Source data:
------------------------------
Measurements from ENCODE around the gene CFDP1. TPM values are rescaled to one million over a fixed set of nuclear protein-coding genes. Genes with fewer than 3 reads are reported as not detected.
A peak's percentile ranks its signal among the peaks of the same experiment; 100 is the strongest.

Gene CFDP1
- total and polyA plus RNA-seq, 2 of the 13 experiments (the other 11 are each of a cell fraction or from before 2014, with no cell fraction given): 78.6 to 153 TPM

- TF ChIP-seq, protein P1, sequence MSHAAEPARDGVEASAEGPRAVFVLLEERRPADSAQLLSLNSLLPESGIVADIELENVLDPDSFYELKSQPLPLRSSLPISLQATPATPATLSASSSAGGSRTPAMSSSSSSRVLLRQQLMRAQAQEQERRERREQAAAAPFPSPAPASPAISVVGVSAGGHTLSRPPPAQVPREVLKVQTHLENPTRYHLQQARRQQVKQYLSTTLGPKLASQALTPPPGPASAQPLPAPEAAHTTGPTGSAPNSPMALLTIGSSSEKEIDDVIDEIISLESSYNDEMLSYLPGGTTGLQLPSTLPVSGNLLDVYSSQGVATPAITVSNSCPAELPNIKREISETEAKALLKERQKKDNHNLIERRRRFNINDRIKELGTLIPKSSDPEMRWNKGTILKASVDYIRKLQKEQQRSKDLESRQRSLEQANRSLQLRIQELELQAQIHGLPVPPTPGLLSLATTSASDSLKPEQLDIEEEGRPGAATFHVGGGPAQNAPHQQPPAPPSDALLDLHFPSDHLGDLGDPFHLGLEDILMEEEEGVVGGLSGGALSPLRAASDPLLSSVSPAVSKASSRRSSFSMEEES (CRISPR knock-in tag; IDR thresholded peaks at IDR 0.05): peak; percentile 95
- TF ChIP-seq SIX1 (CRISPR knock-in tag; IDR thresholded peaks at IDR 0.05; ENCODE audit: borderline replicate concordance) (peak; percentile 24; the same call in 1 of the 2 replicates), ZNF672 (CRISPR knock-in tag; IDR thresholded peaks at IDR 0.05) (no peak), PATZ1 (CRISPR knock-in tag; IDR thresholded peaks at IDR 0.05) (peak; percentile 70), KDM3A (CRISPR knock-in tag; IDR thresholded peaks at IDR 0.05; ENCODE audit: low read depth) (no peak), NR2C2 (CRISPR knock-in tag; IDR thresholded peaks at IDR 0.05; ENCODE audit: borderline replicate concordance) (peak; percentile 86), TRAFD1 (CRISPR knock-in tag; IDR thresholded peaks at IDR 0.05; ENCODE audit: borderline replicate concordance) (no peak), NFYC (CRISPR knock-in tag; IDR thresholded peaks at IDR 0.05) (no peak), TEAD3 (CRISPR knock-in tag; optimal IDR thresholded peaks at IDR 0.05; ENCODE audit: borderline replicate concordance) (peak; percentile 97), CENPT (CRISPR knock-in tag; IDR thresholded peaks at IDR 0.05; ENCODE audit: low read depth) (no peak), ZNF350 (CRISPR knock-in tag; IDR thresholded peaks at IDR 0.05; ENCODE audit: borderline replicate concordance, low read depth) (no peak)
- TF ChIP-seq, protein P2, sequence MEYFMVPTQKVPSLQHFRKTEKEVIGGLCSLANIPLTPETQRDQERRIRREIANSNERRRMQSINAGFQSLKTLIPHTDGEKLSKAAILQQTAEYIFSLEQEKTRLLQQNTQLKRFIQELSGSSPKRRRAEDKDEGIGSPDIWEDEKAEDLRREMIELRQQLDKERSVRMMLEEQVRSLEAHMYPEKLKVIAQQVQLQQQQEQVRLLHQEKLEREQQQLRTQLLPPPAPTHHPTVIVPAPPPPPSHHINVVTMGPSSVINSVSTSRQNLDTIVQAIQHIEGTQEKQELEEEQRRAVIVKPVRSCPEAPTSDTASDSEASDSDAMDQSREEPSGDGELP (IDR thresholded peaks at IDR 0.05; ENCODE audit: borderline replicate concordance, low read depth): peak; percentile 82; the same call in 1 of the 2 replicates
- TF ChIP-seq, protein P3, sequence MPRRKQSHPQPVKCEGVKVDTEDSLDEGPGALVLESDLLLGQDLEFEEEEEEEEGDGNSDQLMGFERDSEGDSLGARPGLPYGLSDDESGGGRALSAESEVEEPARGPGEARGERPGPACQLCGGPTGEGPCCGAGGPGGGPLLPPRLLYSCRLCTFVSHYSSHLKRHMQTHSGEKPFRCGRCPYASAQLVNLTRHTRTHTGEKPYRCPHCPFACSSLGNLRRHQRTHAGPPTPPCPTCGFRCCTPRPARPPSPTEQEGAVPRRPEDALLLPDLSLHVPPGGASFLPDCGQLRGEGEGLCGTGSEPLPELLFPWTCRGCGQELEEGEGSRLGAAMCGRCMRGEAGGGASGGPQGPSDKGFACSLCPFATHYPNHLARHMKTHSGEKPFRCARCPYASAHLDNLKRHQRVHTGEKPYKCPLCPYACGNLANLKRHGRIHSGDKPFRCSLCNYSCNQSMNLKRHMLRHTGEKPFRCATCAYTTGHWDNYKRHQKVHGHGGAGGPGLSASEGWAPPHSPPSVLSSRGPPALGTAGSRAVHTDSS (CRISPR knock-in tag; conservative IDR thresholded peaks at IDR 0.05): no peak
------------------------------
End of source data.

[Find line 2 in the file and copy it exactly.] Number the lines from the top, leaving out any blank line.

A peak's percentile ranks its signal among the peaks of the same experiment; 100 is the strongest.